Last month, the only hospital in the sleepy town of Belhaven in eastern North Carolina closed its doors, prompting Belhaven Mayor Adam O’Neal to step out of party lines and call for an expansion of Medicaid in North Carolina. And then he took a lot more steps.
The Republican mayor and self-proclaimed conservative spent the last two weeks walking the 237 miles from eastern North Carolina to Washington, D.C., to raise awareness of the need to save his and other rural hospitals around the nation.
O’Neal did it with the support of the North Carolina chapter of the NAACP. O’Neal, Belhaven residents and NAACP members met on the front steps of a U.S. Senate building on Monday. They demanded the reopening of the hospital and hoped to draw attention to what they call a rural health care crisis.
The protesters fear that the 20,000 residents of Beaufort and Hyde counties will have to travel as far as 75 miles for emergency department facilities. O’Neal asserts that people will die as a result of the hospital’s closure and that one woman, 48-year-old Portia Gibbs, was the first victim of Vidant Health‘s “shameless and immoral” decision to close the hospital.
Barry Gibbs, husband of Portia Gibbs, joined O’Neal at the rally in D.C. He says his wife died as a result of delayed care, waiting for a helicopter to airlift her to Norfolk, Va., because the hospital in Belhaven had closed. There aren’t any doctor practices or hospitals in Hyde County.
In general, rural hospitals are more financially distressed, have lower profit margins than their urban counterparts and are disproportionately affected by states’ decisions to opt out of Medicaid expansion, according to Mark Holmes, director of the North Carolina Rural Health Research and Policy Analysis Center.
The Vidant Pungo Hospital is one of dozens that have closed since last January. Holmes says that 14 of the 16 rural hospitals that have closed in the last 18 months are in Southern states that chose to not expand Medicaid.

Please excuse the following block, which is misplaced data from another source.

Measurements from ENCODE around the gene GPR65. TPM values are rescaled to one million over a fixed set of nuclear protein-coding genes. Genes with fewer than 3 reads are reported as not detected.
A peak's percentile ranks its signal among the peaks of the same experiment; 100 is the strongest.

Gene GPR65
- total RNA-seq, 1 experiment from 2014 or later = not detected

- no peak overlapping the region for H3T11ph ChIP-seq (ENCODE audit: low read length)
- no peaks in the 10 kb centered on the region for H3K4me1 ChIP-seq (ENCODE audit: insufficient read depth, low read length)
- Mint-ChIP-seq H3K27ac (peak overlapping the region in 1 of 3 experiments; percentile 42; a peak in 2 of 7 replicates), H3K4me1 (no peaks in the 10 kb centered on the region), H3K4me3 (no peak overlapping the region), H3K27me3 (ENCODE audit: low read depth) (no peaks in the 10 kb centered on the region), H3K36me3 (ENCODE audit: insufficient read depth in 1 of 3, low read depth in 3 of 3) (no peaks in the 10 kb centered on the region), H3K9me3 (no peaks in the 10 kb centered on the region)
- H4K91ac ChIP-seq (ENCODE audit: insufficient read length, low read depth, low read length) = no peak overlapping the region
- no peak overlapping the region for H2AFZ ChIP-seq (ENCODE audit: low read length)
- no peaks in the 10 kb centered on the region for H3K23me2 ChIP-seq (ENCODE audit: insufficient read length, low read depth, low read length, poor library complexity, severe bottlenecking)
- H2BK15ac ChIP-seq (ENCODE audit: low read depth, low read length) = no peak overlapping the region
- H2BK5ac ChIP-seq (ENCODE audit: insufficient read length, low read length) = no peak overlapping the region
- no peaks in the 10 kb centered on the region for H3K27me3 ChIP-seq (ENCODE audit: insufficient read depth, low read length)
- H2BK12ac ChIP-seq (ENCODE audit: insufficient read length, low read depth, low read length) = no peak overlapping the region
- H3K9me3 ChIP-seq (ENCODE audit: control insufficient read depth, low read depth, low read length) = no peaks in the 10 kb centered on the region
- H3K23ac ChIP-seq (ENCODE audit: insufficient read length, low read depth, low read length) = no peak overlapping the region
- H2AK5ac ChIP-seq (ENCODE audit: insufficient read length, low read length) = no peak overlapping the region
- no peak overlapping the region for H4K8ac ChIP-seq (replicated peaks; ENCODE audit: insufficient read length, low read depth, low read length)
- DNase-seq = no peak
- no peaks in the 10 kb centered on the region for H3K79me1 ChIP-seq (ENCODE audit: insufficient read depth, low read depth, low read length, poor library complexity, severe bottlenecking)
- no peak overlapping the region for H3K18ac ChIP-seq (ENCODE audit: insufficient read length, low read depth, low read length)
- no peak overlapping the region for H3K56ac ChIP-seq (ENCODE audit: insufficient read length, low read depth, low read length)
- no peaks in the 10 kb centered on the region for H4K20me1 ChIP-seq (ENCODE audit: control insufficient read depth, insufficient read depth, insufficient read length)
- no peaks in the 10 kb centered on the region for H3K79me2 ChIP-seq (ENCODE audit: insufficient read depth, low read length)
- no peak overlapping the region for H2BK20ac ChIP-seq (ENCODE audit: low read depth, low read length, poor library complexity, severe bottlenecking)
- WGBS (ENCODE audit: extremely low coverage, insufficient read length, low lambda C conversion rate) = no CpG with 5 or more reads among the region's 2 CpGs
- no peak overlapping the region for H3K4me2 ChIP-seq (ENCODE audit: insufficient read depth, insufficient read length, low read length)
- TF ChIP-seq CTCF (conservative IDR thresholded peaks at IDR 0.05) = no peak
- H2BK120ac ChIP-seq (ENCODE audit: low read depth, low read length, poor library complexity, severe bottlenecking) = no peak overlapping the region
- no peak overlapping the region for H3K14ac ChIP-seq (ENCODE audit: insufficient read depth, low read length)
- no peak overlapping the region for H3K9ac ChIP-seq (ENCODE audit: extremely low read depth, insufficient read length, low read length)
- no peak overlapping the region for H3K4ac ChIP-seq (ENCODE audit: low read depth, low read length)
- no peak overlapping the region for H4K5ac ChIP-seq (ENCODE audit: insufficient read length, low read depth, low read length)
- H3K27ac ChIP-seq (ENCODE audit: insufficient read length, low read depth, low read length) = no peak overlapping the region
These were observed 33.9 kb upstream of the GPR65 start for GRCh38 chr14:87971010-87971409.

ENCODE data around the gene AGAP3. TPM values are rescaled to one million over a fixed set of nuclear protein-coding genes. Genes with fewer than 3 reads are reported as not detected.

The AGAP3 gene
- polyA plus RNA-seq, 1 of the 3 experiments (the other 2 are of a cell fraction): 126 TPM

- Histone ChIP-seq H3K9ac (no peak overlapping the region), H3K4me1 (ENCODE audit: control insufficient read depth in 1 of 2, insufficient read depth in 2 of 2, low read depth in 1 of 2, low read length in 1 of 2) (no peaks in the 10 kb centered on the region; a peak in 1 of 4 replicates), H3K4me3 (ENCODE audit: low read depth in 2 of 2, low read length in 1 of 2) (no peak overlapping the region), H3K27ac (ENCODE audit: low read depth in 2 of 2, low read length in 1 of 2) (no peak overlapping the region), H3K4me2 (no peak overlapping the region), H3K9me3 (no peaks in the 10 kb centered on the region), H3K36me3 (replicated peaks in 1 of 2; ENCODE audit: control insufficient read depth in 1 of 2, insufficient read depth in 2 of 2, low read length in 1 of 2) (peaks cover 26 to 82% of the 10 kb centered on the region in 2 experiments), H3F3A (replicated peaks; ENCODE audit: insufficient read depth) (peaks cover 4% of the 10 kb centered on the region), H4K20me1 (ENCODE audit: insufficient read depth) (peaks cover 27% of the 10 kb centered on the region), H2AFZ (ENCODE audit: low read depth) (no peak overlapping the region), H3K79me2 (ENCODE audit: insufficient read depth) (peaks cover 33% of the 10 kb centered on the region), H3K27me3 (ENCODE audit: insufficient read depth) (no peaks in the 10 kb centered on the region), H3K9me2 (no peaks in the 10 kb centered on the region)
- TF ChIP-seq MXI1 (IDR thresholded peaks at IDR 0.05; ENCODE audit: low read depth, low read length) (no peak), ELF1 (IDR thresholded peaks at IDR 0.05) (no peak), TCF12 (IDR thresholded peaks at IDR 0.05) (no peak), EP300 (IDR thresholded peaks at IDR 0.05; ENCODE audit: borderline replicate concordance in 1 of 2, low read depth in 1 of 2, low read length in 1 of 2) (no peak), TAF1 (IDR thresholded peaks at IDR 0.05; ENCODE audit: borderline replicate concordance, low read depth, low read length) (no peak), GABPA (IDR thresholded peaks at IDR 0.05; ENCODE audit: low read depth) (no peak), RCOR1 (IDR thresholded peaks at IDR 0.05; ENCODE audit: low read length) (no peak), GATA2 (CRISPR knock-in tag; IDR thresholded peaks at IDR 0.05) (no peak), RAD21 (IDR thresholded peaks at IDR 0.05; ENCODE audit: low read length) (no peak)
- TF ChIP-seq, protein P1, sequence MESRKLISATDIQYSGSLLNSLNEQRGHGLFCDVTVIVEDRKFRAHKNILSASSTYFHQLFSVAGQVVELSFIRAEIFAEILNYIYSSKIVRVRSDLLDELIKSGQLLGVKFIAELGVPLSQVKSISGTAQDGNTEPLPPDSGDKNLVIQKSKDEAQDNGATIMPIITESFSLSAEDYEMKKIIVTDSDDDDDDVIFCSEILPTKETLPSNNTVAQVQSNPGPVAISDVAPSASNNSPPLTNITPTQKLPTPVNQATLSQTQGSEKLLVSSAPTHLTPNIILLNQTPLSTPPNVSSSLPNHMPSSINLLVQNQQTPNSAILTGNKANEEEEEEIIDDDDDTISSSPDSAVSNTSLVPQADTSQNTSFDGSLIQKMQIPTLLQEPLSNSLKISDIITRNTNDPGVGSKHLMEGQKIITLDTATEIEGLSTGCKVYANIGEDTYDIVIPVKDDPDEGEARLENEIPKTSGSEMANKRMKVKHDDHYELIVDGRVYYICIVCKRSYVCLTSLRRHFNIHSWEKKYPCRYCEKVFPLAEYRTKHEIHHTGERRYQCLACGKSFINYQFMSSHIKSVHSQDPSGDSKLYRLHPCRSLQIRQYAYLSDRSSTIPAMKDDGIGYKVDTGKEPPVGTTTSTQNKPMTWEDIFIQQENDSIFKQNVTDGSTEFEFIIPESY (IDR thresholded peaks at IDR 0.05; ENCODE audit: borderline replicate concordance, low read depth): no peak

Vidant Health is the largest health care provider in an area historically referred to as the “Stroke Belt.” Since the company announced last September that the hospital would close, town officials, residents and the NAACP have been actively fighting to keep the hospital’s lights on.
The North Carolina chapter of the NAACP filed a complaint against Vidant Health in January, alleging discrimination against residents who are “very poor minorities” and need access to emergency department services due to a high burden of chronic diseases.
In April, the town of Belhaven, the NAACP and Vidant Health signed an agreement brokered by the U.S. Department of Justice to transfer ownership of the hospital from Vidant Health to a community-based board, and the complaint was dropped.
But what had been hailed as a promising and historic agreement between these parties fell through, and on June 24 the NAACP refiled the complaint. Instead of a transfer of ownership, the hospital doors were padlocked and bolted.
More than a loss of health care
The closure of the Vidant Pungo Hospital has caused a wave of anxiety among Belhaven residents, both for the loss of health care and for the loss of jobs and people. They say the closure of a community’s sole hospital can risk putting the local economy in a downward cycle from which it’s very difficult to recover.
Roads leading into this town that once had a thriving shrimping and lumber industry are conspicuously lined with signs reading “Save our Hospital.”
Belhaven’s local businesses, property values and tax base depend on attracting retirees who not only seek warm weather and beaches, but also access to health care, the mayor says.
“They have ripped our economic heart out of our community,” O’Neal said in a recent interview. “How many people go retire somewhere where it doesn’t even have a hospital?”
Roger Robertson, president of Vidant Community Hospitals, said that the decision to close the hospital was influenced by a number of reasons, including the hospital’s location in a flood zone, the deteriorating building and the state’s decision to opt out of Medicaid expansion as allowed for under the Affordable Care Act.
“We had to factor in a lot of different things; Medicaid expansion is one factor out of many,” he says. “It does influence people’s access to that form of payment.”
As of now, 21 states have not expanded Medicaid under the Affordable Care Act, including most southern states. In North Carolina, an estimated 318,710 poor and uninsured adults would be eligible for Medicaid if the state expands it.
O’Neal and the North Carolina chapter of the NAACP are determined to see the hospital in Belhaven up and running again.
“We’re not going anywhere until people quit dying from lack of emergency room services,” O’Neal says.
Hyun Namkoong is a reporter for North Carolina Health News. This story is part of a reporting partnership between NPR and Kaiser Health News.